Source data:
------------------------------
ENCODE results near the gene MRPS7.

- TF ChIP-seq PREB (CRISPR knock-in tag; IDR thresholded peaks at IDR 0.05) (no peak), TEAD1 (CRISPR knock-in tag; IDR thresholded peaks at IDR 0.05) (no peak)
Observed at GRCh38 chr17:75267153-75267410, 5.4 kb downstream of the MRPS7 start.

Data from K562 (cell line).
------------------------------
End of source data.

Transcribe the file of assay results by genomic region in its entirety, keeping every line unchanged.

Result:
ENCODE results near the gene MRPS7.

- TF ChIP-seq PREB (CRISPR knock-in tag; IDR thresholded peaks at IDR 0.05) (no peak), TEAD1 (CRISPR knock-in tag; IDR thresholded peaks at IDR 0.05) (no peak)
Observed at GRCh38 chr17:75267153-75267410, 5.4 kb downstream of the MRPS7 start.

Data from K562 (cell line).